We write δ(ρ) = v(ρ) (1 + w(ρ)) with w(ρ) = μ (ρ)′XX μ(ρ)/v(ρ). Then the posterior expectation of λ given y*(ρ) is

E(λy*(ρ))=j=0γjδ(ρ)-(j+n2)01λq2-a+1(1-λ)j+cdλj=0γjδ(ρ)-(j+n2)01λq2-a(1-λ)j+cdλ=F21(n2,c+1,q2-a+c+3,1δ(ρ))Γ(q2-a+2)Γ(q2-a+c+2)F21(n2,c+1,q2-a+c+2,1δ(ρ))Γ(q2-a+1)Γ(q2-a+c+3)=φac(w(ρ))(say).

Here, the confluent hypergeometric function 2F1 (a, b; c; z) is defined as

F21(a,b;c;z)=j=0(a)j(b)j(c)jzjj!.

Then the GB estimator of μ is

μ^G(ρ)=[1-φac(w(ρ))]μ^(ρ).

Hence, the restricted GB estimator of β is given by

β^RG(ρ)=μ^G(ρ)+μ˜.

Let us write

φr(w(ρ))=w(ρ)001λq2-a+1(1-λ)cσ-(n+1)exp {-v(ρ)2σ2}exp {-λv(ρ)w(ρ)2σ2}dλdσ001λq2-a(1-λ)cσ-(n+1)exp {-v(ρ)2σ2}exp {-λv(ρ)w(ρ)2σ2}dλdσ=w(ρ)φa,c(w(ρ)).

Then we can express the GB estimator μ(ρ) as

μ^G(ρ)=[1-v(ρ)μ^(ρ)X˜X˜μ^(ρ)φr(w(ρ))]μ^(ρ).

The restricted GB estimator βRG(ρ) is given by

β^RG(ρ)=[1-v(ρ)μ^(ρ)X˜X˜μ^(ρ)φr(w(ρ))]μ^(ρ)+μ˜.

3. Minimaxity conditions

Notice that the rank of matrix X (or XX ) is q = pm. Thus, we can find p × p orthogonal matrix P, such that

PX˜X˜P=[Λq000]=diag (λ1,λ2,,λq,0,,0),

where λ1, λ2, . . . , λq are eigen values of XX. Define P=[P1P2], where P1 is q × p and P2 is m × p. Then

PX˜X˜P=(P1X˜X˜P1P1X˜X˜P2P2X˜X˜P1P2X˜X˜P2).

Equations (3.1) and (3.2) together imply that P1X˜X˜P2=0,P2X˜X˜P2=0. Now

Pμ^(ρ)=(P1μ^(ρ)P2μ^(ρ))=(Λq-1P1X˜y˜(ρ)0)=(η0).

Then η~N(P1β,σ2Λq-1). We write

Z=1σΛq-1η, 듼 듼 듼θ=1σΛq-1P1β, 듼 듼 듼ω(ρ)=v(ρ)σ2.

Then Z ~ N(θ, Iq), and ω(ρ) ~ χ2(np) independently of Z. Let us consider the quadratic loss function

L(β^,β)=1σ2(β^-β)XX(β^-β.)
Theorem 1

Under the loss function (3.4), the restricted GB estimator βRG(ρ) has finite risk.

Proof:

We observe that

(β^RG(ρ)-β)XX(β^RG(ρ)-β)=(μ^G(ρ)-μ)X˜X˜(μ^G(ρ)-μ).

Hence, under the loss function (3.4), the risk of GB estimator βRG(ρ) is given by

R[β^RG(ρ),β]=E[(Z-θ)(Z-θ)-2ω(ρ)(Z-θ)Zφr(w(ρ))ZZ+ω(ρ)2ZZφr2(w(ρ))]=q-2E[ω(ρ)(Z-θ)Zφr(w(ρ))Z2]+E[ω(ρ)2Z2φr2(w(ρ))].

We observe that 0 ≤ φr(w(ρ)) ≤ w, so that

E[ω(ρ)2Z2φr2(w(ρ))]E[Z2]=q+θ2<.

Further by Schwarz’s inequality

E[ω(ρ)(Z-θ)Zφr(w(ρ))Z2][E(Z-θ)(Z-θ)E{ω(ρ)2φr2(w(ρ))Z2}]12[qE[Z2]]12=[q(q+θθ)]2<,

which proves the required result.

Since the estimators with uniformly smallest risk under a loss function usually do not exist, one of the possible criteria for selecting an estimator is minimaxity, which minimizes the maximum risk. Since the restricted OLS estimator is minimax, any estimator uniformly dominating it is also minimax. The next theorem proves the minimaxity of GB estimator utilizing this logic.

Theorem 2

The restricted GB estimator is minimax whenever

(3-p-m2)+(p-m)(p-m-2)n+p-m-2ap-m2+1.
Proof:

Under the loss function (3.4) the difference between the risks of restricted GB estimator βRG(ρ) and the OLS estimator bR(ρ) is given by

R(β^RG(ρ),β)-R(bR(ρ),β)=E[ω(ρ)2Z2φr2(w(ρ))-2ω(ρ)(Z-θ)Zφr(w(ρ))Z2]=E[ω(ρ)2Z2φr2(w(ρ))]-2E[Z{Zω(ρ)φr(w(ρ))Z2}]=E[ω(ρ)2Z2φr2(w(ρ))-2(q-2)ω(ρ)φr(w(ρ))Z2-4φr(w(ρ))].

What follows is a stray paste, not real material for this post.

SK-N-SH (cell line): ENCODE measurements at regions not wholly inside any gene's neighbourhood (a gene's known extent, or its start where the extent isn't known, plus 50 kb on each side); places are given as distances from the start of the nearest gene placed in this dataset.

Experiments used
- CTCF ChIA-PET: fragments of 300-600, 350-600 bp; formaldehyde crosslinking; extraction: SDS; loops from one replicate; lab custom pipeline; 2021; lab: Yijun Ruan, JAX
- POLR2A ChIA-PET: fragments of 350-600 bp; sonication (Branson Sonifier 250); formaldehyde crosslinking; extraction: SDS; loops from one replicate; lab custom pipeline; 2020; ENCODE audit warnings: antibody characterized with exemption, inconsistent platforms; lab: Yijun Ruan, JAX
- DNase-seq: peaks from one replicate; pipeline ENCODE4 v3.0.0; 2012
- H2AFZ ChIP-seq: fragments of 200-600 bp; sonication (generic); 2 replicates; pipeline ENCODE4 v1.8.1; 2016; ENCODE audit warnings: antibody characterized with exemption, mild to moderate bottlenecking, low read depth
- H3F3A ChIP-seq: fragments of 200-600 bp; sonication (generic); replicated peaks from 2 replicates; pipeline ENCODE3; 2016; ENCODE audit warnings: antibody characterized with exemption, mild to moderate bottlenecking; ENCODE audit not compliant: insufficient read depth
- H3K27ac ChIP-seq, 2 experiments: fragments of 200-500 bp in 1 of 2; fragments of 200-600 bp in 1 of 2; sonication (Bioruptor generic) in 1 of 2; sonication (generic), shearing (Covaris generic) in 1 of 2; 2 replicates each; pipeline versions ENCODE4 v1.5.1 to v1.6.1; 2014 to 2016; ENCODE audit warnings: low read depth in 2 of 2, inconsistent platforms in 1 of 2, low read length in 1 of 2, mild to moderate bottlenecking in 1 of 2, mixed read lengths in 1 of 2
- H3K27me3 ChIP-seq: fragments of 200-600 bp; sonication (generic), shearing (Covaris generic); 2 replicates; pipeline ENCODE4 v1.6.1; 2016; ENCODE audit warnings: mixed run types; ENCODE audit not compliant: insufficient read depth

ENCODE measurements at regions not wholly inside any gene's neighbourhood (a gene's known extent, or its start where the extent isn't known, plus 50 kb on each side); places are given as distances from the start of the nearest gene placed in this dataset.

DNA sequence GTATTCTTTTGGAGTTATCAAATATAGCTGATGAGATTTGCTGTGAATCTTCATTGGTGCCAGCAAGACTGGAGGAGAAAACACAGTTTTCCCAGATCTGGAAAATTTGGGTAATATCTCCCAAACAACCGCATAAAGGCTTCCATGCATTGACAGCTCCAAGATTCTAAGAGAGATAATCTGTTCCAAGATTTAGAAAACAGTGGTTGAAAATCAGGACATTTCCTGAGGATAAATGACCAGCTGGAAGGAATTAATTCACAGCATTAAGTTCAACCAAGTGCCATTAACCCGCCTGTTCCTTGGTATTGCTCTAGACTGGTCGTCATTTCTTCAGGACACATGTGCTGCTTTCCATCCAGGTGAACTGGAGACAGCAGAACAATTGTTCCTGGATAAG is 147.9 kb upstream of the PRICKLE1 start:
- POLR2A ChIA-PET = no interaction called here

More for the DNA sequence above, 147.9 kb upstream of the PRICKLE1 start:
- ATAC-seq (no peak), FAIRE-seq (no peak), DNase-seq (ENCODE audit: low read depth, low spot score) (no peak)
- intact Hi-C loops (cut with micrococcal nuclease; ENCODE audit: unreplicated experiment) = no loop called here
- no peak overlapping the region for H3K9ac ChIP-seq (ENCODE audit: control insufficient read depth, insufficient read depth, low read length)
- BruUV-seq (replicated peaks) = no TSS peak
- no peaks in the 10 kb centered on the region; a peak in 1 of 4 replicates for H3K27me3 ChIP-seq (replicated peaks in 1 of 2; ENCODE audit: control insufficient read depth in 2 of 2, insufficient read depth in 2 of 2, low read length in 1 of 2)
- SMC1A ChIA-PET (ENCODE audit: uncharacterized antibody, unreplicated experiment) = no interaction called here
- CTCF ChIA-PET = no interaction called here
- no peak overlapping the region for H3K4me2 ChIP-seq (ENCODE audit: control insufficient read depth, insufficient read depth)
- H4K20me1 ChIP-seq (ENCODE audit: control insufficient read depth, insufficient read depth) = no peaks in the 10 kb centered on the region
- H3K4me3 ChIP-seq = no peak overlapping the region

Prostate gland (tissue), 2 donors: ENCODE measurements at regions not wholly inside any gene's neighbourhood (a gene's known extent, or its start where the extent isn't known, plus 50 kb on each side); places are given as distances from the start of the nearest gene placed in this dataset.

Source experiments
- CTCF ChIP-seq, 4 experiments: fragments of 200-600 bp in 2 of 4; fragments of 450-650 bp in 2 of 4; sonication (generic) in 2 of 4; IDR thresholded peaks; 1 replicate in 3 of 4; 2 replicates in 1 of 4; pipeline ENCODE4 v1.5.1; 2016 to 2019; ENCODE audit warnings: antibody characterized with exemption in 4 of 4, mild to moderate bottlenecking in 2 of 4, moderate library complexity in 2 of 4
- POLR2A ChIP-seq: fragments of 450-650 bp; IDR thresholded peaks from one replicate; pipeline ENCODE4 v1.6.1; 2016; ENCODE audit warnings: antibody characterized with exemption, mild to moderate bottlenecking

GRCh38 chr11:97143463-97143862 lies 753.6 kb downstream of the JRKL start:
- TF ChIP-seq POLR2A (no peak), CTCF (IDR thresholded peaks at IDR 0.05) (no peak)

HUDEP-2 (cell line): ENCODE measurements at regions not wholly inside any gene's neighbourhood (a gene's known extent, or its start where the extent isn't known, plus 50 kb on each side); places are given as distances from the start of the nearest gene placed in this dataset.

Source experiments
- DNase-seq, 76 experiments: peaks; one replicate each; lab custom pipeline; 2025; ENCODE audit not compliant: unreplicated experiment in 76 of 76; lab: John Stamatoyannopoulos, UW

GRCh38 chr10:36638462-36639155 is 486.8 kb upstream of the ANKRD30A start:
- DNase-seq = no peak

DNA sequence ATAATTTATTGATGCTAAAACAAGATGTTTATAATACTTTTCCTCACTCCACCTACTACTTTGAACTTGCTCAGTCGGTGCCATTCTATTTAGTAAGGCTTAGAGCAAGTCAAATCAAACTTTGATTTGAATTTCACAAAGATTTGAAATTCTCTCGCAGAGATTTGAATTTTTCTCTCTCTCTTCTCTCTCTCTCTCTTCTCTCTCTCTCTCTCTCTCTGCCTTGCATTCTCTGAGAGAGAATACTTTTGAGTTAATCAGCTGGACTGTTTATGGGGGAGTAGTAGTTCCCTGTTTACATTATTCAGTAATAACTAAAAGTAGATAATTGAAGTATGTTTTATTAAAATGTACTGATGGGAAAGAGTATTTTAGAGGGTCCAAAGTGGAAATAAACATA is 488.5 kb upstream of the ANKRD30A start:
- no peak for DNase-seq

For notational convenience we write w(ρ) ≡ w and v(ρ) ≡ v. Let us write the density function

gw(λ)={λq2-a(1-λ)c}{(1+λw)}n201{λq2-a(1-λ)c}{(1+λw)}n2dλ, 듼 듼 듼0<λ<1.

Then

w[φr(w)w]=-n2[Egw(λ21+λw)-Egw(λ1+λw)Egw(λ)].

Since both λ and λ/(1 + λw) are monotone increasing functions of λ, we get Egw [λ2/(1 + λw)] ≥ Egw [λ/(1 + λw)]Egw (λ). This implies that (/∂w)[φr(w)/w] ≤ 0. Again

φr(w)=φr(w)w+ww{φr(w)w}=Egw(λ)-wn2[Egw(λ21+λw)-Egw(λ1+λw)Egw(λ)].

Using integration by parts and after few algebraic manipulations, we get

φr(w)=c[Egw(λ21-λ)-Egw(λ1-λ)Egw(λ)].

Since λ/(1 − λ) and λ are monotone increasing functions of λ, we obtain

Egw(λ21-λ)Egw(λ1-λ)Egw(λ).

Further 0 ≤ λ ≤ 1, implies that Efr (λ)(λ) − Efr (λ)(λ2) ≥ 0. If (χr2) is a function of Chi-square variate with r degrees of freedom, then E[χr2(χr2)]=rE[(χr+22)], and φr(w) and φr(w)/w are monotone in opposite directions. Hence, we obtain

R(β^RG(ρ),β)-R(bR(ρ),β)E[ω2φr(w)-2(q-2)ω]E[φr(w)Z2](n-q)(n-q+2)E[φr(w)]-2(q-2)E[φr(w)Z2].

Since φr(w) is an increasing function of w, an upper bound for φr(w) can be obtained when w is large. For large w, we can approximate

001λq2-a+1(1-λ)cσ-(n+1)exp {-v2σ2}exp {-λvw2σ2}dλdσΓ(q2-a+2)Γ(n-q2+a-2)12(2vw)(q2-a+2)(2v)(n-q2+a-2),001λq2-a(1-λ)cσ-(n+1)exp {-v2σ2}exp {-λvw2σ2}dλdσΓ(q2-a+1)Γ(n-q2+a-1)12(2vw)(q2-a+1)(2v)(n-q2+a-1).

So that, φr(w) can be approximated as

φr(w)(q2-a+1)(n-q2+a-2).

Thus, a sufficient dominance condition is

0(q2-a+1)(n-q2+a-2)2(q-2)n-q+2.

Now (q/2 − a + 1) ≥ 0 implies that aq/2 + 1. Further

(q2-a+1)(n-q2+a-2)(q-2)n-q2+1,

implies that

a(3-q2)+q(q-2)n+q-2.

Hence, we obtain the required sufficient minimaxity condition for the GB estimator. For large n, the minimaxity condition (3.7) reduces to

3-q2aq2+1.
4. Simulation study

For studying the finite sample risk performance of restricted GB estimator, we carry out the simulation study using R Software. The observations on response variable y are generated by using the SAR model

y=ρWy+Xβ+u,

where u ~ N(0, σ2In).